Haley
Note: I received this book for free as part of Goodreads First Reads giveaway.

For all the other reviews that rave, I suppose I shall have to add myself to the 'eh' category. It was okay. The elements to create an epic fantasy story were there- bandits, talking creatures, a stalwart young'un with a birth secret on a quest to save (part of) her family, princes and kings, the rising of armies to (sort of) follow said stalwart young'un, etc etc etc. It just didn't make it to the "spellbinding tale f...more
Chloe
It should really come as no surprise that Colin Meloy would one day turn his spirited imagination to the world of young adult fiction. He has been crafting some of the most exquisitely lyrical songs in rock for over a decade now, from rowsings descriptions of an opulent caravan's entry into a city and odes to America's most famous spy to lengthy epics about bandits on mist-wrapped islands and revenge tales to put Monte Cristo to shame. With a mind so firmly rooted in grand tales of picaresque ch...more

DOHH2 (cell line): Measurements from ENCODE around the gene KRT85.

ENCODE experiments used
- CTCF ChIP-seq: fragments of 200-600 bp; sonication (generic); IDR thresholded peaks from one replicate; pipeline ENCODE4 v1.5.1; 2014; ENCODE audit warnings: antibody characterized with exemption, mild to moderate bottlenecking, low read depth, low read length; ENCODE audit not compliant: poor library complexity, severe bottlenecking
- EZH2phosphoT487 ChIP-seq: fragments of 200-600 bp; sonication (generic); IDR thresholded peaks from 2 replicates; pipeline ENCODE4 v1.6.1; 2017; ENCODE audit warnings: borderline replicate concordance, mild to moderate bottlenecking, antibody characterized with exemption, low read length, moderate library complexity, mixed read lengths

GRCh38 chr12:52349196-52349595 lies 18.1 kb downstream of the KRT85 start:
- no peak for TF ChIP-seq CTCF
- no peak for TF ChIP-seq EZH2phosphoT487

Katharine
I have been a fan of Colin Meloy's songwriting skills for almost ten years so when I started this book I assumed that I would love it, I didn't and I'm kind of bummed that it didn't live up to my expectations.

First, the book is definitely too long! I know that its part one of a series so there has to be a lot of building up, however, a good hundred pages could probably be edited out of this book. There are several key scenes that drag on too long and as a result any excitement or suspense tha...more
rachel
Sep 09, 2012 rachel marked it as to-read  ·  review of another edition